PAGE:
Cognitive assessment tools such as the General Practitioner Assessment of Cognition (GPCOG) can be used to determine the patient’s cognitive function. Findings from the assessment are used for further evaluation and to guide treatment.
2. Assess the patient for sensory deprivation, concurrent use of CNS drugs, poor nutrition, dehydration, infection, or other concurrent disease processes.
May cause confusion and a change in mental status.
3. Perform regular, comprehensive person-centered assessments and timely interim assessments.
Assessments should be conducted at least every six months to identify issues that will help the person with dementia to live fully (Molony et al., 2018).
Nursing Interventions and Rationales
1. Orient the patient to the environment as needed if the patient’s short-term memory is intact. The use of calendars, radio, newspapers, television, and so forth are also appropriate.
Reality orientation techniques help improve patients’ awareness of self and environment only for patients with confusion related to delirium or depression. Depending on the stage of AD, it may be reassuring for patients in the very early states who are aware that they are losing their sense of reality. Still, it does not work when dementia becomes irreversible because the patient can no longer understand reality. Television and radio programs may be overstimulating, may increase agitation, and disorientating patients who cannot distinguish between reality and fantasy or what they may view on television.
2. Suggest the use of a calendar or making a list of reminders.
Written reminders can help remind the patient of certain actions.
3. Encourage the use of complementary and alternative therapies such as exercises, guided meditation, massage.
These activities can help reduce stress; stress can aggravate memory loss.
4. Assist the client in setting up a medication box.
A medication box can help remind them to take their medication at prescribed times and refill the box.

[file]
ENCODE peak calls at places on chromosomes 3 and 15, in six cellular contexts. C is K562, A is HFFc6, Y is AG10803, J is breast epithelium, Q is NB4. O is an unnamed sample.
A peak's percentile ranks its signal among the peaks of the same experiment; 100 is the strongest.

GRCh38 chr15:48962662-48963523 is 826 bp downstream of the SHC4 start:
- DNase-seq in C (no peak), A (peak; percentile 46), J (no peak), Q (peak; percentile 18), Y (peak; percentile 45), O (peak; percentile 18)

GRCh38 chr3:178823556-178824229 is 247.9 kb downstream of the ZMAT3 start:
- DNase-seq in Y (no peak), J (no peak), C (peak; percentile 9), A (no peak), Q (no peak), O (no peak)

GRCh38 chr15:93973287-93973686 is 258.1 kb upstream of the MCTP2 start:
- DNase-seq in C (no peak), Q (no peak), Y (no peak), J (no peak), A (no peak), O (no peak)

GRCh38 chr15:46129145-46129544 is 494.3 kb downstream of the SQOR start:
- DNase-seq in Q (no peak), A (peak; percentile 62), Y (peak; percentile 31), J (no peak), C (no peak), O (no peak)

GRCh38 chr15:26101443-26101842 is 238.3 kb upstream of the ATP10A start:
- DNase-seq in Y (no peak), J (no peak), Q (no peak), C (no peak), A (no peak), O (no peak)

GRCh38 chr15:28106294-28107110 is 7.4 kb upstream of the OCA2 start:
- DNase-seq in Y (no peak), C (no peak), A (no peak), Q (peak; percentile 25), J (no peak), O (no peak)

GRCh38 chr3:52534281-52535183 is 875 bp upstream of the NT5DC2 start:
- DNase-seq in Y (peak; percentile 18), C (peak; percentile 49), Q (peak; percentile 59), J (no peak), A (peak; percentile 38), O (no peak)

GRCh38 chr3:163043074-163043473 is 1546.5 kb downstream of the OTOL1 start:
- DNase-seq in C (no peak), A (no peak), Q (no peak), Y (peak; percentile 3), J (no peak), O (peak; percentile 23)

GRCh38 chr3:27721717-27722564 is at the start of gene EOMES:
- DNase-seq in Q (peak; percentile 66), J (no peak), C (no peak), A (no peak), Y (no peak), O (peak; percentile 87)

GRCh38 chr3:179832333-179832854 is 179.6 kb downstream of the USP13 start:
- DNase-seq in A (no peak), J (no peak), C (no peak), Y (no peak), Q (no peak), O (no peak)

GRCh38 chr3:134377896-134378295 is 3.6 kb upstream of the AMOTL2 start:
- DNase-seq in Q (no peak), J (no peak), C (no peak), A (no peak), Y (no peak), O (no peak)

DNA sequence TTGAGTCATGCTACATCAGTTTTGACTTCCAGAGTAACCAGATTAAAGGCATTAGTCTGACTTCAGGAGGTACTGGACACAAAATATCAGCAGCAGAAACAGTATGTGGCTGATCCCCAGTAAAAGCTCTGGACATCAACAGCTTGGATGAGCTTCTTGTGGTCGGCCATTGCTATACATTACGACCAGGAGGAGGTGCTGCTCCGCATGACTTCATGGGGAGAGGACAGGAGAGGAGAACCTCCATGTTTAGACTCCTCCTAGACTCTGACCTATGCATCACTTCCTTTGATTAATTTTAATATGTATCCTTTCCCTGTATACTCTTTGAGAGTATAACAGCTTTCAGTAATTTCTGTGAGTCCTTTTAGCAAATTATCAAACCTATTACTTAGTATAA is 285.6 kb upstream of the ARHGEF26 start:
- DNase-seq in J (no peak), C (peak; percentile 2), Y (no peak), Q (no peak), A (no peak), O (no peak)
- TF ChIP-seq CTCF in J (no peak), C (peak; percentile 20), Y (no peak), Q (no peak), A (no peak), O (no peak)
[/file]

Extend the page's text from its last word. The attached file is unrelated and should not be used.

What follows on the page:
References & Sources
- Alzheimer’s Association. (2018). 2018 Alzheimer’s disease facts and figures. Alzheimer’s & Dementia, 14(3), 367-429.
- Hyman, B. T., Phelps, C. H., Beach, T. G., Bigio, E. H., Cairns, N. J., Carrillo, M. C., … & Montine, T. J. (2012). National Institute on Aging–Alzheimer’s Association guidelines for the neuropathologic assessment of Alzheimer’s disease. Alzheimer’s & dementia, 8(1), 1-13.
- Lane, C. A., Hardy, J., & Schott, J. M. (2018). Alzheimer’s disease. European journal of neurology.
- Molony, S. L., Kolanowski, A., Van Haitsma, K., & Rooney, K. E. (2018). Person-centered assessment and care planning. The Gerontologist, 58(suppl_1), S32-S47.
- Montine, T. J., Phelps, C. H., Beach, T. G., Bigio, E. H., Cairns, N. J., Dickson, D. W., … & Hyman, B. T. (2012). National Institute on Aging–Alzheimer’s Association guidelines for the neuropathologic assessment of Alzheimer’s disease: a practical approach. Acta neuropathologica, 123(1), 1-11.
- Weller, J., & Budson, A. (2018). Current understanding of Alzheimer’s disease diagnosis and treatment. F1000Research, 7.
- Zimmerman, S., Sloane, P. D., & Reed, D. (2014). Dementia prevalence and care in assisted living. Health Affairs, 33(4), 658-666.
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Neurological Care Plans
Nursing care plans for related to nervous system disorders:
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- Guillain-Barre Syndrome | 6 Care Plans
- Meningitis | 7 Care Plans
- Multiple Sclerosis | 9 Care Plans
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- Spinal Cord Injury | 12 Care Plans